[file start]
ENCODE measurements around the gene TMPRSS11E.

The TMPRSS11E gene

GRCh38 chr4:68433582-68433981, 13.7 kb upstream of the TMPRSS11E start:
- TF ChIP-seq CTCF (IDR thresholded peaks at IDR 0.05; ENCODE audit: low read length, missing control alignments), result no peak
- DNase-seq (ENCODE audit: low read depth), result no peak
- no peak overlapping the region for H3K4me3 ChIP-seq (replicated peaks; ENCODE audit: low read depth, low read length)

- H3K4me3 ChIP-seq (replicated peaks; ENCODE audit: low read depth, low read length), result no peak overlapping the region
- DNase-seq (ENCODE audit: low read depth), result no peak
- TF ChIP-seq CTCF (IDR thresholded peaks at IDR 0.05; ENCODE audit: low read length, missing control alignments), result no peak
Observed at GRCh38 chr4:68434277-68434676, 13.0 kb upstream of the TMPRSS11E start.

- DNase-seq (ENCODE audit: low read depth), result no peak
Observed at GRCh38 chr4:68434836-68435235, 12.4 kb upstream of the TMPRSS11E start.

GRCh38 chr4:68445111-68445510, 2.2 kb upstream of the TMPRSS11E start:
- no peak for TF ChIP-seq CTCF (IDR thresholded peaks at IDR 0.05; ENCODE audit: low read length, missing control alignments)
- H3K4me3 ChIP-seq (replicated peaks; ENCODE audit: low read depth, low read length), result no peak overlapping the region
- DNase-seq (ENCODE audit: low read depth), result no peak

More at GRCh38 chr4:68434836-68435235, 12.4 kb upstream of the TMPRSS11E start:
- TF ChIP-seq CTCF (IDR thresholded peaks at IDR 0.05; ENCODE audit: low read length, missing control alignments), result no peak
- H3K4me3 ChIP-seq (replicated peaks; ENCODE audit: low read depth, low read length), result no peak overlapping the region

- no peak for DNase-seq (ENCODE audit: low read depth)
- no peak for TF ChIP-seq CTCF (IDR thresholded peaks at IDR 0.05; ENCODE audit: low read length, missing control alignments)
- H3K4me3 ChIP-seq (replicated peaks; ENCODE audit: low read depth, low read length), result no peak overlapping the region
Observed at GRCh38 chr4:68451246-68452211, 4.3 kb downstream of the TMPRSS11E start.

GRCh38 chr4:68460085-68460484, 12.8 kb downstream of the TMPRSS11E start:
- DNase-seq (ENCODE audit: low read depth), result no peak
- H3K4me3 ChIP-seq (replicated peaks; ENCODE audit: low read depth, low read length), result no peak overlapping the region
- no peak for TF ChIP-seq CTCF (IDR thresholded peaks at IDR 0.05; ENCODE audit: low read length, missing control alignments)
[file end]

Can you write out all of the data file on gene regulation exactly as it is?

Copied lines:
ENCODE measurements around the gene TMPRSS11E.

The TMPRSS11E gene

GRCh38 chr4:68433582-68433981, 13.7 kb upstream of the TMPRSS11E start:
- TF ChIP-seq CTCF (IDR thresholded peaks at IDR 0.05; ENCODE audit: low read length, missing control alignments), result no peak
- DNase-seq (ENCODE audit: low read depth), result no peak
- no peak overlapping the region for H3K4me3 ChIP-seq (replicated peaks; ENCODE audit: low read depth, low read length)

- H3K4me3 ChIP-seq (replicated peaks; ENCODE audit: low read depth, low read length), result no peak overlapping the region
- DNase-seq (ENCODE audit: low read depth), result no peak
- TF ChIP-seq CTCF (IDR thresholded peaks at IDR 0.05; ENCODE audit: low read length, missing control alignments), result no peak
Observed at GRCh38 chr4:68434277-68434676, 13.0 kb upstream of the TMPRSS11E start.

- DNase-seq (ENCODE audit: low read depth), result no peak
Observed at GRCh38 chr4:68434836-68435235, 12.4 kb upstream of the TMPRSS11E start.

GRCh38 chr4:68445111-68445510, 2.2 kb upstream of the TMPRSS11E start:
- no peak for TF ChIP-seq CTCF (IDR thresholded peaks at IDR 0.05; ENCODE audit: low read length, missing control alignments)
- H3K4me3 ChIP-seq (replicated peaks; ENCODE audit: low read depth, low read length), result no peak overlapping the region
- DNase-seq (ENCODE audit: low read depth), result no peak

More at GRCh38 chr4:68434836-68435235, 12.4 kb upstream of the TMPRSS11E start:
- TF ChIP-seq CTCF (IDR thresholded peaks at IDR 0.05; ENCODE audit: low read length, missing control alignments), result no peak
- H3K4me3 ChIP-seq (replicated peaks; ENCODE audit: low read depth, low read length), result no peak overlapping the region

- no peak for DNase-seq (ENCODE audit: low read depth)
- no peak for TF ChIP-seq CTCF (IDR thresholded peaks at IDR 0.05; ENCODE audit: low read length, missing control alignments)
- H3K4me3 ChIP-seq (replicated peaks; ENCODE audit: low read depth, low read length), result no peak overlapping the region
Observed at GRCh38 chr4:68451246-68452211, 4.3 kb downstream of the TMPRSS11E start.

GRCh38 chr4:68460085-68460484, 12.8 kb downstream of the TMPRSS11E start:
- DNase-seq (ENCODE audit: low read depth), result no peak
- H3K4me3 ChIP-seq (replicated peaks; ENCODE audit: low read depth, low read length), result no peak overlapping the region
- no peak for TF ChIP-seq CTCF (IDR thresholded peaks at IDR 0.05; ENCODE audit: low read length, missing control alignments)